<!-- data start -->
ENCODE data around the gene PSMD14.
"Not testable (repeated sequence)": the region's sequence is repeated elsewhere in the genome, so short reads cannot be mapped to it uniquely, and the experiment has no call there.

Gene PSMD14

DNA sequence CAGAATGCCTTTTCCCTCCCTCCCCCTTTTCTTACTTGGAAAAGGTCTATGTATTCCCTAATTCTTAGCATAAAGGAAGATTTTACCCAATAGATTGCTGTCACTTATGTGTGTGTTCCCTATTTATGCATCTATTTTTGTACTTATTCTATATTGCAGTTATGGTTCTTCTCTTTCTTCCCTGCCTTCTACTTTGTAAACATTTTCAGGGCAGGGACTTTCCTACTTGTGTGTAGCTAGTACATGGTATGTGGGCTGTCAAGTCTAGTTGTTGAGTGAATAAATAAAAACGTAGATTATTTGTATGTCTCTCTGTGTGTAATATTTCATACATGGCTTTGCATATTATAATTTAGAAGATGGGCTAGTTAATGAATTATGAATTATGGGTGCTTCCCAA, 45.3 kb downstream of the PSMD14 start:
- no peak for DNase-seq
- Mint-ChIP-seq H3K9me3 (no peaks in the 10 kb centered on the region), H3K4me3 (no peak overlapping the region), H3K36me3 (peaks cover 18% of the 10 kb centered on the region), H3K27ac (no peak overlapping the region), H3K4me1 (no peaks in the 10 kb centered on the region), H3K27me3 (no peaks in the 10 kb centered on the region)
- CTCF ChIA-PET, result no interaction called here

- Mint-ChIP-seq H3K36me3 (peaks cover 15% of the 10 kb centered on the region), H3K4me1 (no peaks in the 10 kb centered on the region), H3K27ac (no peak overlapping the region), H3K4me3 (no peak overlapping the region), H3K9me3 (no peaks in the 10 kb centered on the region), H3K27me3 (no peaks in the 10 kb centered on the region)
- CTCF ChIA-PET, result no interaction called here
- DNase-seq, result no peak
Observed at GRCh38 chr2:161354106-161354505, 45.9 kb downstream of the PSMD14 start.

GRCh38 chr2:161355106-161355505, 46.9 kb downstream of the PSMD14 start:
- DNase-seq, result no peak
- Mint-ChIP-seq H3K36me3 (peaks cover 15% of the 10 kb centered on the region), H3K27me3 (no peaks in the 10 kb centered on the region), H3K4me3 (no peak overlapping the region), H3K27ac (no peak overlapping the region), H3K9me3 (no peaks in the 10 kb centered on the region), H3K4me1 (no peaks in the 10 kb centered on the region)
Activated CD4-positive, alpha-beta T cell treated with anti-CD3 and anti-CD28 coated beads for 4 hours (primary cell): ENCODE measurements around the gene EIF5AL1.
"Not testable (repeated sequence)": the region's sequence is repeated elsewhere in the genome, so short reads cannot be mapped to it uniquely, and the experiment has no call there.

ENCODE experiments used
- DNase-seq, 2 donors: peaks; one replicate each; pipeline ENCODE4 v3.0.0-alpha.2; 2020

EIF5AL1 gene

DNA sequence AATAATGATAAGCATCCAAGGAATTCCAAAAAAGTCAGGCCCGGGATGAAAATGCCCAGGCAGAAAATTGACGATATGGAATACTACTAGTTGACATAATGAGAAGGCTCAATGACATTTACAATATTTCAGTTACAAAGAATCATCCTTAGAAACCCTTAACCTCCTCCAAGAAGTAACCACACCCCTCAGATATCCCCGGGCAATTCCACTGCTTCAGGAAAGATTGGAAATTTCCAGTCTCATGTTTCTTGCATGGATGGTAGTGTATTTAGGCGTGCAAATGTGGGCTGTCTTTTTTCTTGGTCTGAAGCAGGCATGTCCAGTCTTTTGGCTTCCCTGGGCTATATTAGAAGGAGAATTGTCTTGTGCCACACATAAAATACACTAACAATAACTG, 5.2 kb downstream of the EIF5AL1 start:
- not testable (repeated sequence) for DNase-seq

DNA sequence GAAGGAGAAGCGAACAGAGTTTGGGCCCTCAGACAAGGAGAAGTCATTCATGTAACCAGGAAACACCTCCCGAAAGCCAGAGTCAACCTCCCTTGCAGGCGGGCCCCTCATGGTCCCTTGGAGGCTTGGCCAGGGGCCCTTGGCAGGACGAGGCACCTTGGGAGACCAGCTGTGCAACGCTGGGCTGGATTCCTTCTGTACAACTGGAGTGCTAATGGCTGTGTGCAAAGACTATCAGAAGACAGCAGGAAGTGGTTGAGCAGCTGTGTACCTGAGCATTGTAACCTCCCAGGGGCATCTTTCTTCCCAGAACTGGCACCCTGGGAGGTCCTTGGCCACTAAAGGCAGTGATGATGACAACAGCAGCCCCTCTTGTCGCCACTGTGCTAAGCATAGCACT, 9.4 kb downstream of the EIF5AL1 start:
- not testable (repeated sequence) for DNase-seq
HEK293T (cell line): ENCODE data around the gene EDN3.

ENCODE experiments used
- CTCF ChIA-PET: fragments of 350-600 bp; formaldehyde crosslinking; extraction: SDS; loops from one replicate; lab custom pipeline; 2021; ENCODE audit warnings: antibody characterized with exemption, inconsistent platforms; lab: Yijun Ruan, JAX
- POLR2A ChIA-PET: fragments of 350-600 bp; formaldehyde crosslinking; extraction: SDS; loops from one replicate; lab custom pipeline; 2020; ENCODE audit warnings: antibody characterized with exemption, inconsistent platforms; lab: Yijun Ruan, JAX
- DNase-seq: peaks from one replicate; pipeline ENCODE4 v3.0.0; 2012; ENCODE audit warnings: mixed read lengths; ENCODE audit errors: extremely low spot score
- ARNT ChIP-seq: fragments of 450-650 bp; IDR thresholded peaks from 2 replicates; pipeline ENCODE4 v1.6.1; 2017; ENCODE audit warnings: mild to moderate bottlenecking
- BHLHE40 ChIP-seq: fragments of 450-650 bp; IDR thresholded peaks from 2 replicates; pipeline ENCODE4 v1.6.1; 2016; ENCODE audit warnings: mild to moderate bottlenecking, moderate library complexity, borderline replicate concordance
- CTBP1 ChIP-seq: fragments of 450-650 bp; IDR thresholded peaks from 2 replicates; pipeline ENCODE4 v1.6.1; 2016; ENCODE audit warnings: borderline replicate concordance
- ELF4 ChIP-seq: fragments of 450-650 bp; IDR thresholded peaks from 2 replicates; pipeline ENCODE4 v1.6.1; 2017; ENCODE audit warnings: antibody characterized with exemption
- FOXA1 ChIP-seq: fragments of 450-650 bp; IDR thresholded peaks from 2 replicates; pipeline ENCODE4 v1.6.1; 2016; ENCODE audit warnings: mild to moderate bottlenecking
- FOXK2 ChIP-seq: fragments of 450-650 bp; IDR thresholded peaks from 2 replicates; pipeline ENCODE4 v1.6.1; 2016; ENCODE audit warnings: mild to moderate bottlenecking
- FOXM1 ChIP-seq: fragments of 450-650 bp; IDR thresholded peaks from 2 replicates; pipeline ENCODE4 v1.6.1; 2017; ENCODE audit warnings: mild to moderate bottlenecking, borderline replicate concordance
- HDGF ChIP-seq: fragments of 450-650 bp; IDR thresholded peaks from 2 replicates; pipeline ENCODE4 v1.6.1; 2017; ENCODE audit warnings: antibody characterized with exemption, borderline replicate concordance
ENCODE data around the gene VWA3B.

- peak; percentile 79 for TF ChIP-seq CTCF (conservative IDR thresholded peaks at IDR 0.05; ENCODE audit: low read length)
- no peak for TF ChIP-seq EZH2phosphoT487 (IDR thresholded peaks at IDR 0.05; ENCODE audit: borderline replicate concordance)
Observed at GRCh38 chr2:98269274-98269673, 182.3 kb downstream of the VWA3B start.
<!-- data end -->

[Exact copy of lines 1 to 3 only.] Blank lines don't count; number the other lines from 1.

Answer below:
ENCODE data around the gene PSMD14.
"Not testable (repeated sequence)": the region's sequence is repeated elsewhere in the genome, so short reads cannot be mapped to it uniquely, and the experiment has no call there.

Gene PSMD14